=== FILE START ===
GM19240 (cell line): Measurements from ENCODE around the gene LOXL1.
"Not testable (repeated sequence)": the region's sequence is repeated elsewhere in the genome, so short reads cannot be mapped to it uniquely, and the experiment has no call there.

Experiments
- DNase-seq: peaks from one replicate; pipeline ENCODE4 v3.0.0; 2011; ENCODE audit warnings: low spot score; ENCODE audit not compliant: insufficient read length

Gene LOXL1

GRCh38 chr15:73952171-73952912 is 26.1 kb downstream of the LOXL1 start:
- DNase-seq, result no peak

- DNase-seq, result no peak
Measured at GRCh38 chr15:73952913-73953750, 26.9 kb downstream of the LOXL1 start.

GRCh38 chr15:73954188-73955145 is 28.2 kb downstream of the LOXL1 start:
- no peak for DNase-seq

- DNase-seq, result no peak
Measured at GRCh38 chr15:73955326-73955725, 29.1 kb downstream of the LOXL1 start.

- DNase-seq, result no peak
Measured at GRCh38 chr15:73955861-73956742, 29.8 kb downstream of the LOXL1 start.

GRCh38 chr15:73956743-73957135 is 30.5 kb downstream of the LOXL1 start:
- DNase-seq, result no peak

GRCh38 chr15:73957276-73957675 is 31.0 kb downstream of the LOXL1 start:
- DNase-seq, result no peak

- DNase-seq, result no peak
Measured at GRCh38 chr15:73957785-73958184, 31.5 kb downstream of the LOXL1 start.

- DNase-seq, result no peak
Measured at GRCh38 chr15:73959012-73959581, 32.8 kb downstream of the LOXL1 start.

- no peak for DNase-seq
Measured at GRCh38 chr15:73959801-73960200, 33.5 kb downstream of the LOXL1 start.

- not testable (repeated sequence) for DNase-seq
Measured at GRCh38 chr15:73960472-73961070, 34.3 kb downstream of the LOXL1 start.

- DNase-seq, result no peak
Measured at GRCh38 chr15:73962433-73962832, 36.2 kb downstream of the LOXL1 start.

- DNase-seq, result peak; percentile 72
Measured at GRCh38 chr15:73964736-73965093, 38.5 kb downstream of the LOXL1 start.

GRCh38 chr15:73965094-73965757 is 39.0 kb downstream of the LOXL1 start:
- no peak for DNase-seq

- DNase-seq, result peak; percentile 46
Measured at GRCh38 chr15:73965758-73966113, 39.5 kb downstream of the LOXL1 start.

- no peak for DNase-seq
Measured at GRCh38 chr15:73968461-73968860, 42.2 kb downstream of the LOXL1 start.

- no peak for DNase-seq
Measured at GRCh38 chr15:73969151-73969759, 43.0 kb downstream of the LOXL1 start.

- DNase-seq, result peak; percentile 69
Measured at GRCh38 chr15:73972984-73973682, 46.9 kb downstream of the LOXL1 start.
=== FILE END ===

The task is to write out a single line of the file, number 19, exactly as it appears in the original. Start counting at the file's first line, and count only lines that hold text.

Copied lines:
- DNase-seq, result no peak